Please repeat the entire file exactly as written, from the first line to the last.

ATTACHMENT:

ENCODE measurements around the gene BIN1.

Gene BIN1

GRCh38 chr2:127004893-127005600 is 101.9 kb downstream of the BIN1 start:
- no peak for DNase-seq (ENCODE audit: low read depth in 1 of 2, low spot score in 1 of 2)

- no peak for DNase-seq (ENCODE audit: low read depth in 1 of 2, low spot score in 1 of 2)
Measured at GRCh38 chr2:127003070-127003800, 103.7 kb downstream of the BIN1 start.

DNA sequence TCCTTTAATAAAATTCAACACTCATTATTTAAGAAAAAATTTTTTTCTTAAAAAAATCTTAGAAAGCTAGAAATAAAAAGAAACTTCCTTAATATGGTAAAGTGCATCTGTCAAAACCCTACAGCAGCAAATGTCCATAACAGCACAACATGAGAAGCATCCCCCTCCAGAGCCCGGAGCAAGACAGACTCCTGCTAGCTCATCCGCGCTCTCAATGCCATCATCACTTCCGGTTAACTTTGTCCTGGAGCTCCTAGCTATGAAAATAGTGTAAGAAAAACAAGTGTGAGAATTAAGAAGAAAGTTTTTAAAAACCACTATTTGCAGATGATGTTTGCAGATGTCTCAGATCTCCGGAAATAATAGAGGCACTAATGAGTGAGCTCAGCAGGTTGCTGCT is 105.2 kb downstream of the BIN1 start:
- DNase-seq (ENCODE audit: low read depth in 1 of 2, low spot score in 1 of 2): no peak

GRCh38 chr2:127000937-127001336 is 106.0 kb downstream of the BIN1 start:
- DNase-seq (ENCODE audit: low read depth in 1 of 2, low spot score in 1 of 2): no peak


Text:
ENCODE measurements around the gene BIN1.

Gene BIN1

GRCh38 chr2:127004893-127005600 is 101.9 kb downstream of the BIN1 start:
- no peak for DNase-seq (ENCODE audit: low read depth in 1 of 2, low spot score in 1 of 2)

- no peak for DNase-seq (ENCODE audit: low read depth in 1 of 2, low spot score in 1 of 2)
Measured at GRCh38 chr2:127003070-127003800, 103.7 kb downstream of the BIN1 start.

DNA sequence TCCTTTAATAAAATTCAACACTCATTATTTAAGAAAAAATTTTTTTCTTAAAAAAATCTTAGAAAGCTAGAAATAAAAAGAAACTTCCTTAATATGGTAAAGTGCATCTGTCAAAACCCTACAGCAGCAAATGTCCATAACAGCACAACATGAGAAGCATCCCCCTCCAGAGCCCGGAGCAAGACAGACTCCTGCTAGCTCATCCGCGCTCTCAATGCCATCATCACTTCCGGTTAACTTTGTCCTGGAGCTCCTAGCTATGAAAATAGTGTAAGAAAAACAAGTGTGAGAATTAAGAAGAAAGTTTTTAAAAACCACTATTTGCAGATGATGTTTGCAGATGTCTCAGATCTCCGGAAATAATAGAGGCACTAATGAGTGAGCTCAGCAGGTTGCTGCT is 105.2 kb downstream of the BIN1 start:
- DNase-seq (ENCODE audit: low read depth in 1 of 2, low spot score in 1 of 2): no peak

GRCh38 chr2:127000937-127001336 is 106.0 kb downstream of the BIN1 start:
- DNase-seq (ENCODE audit: low read depth in 1 of 2, low spot score in 1 of 2): no peak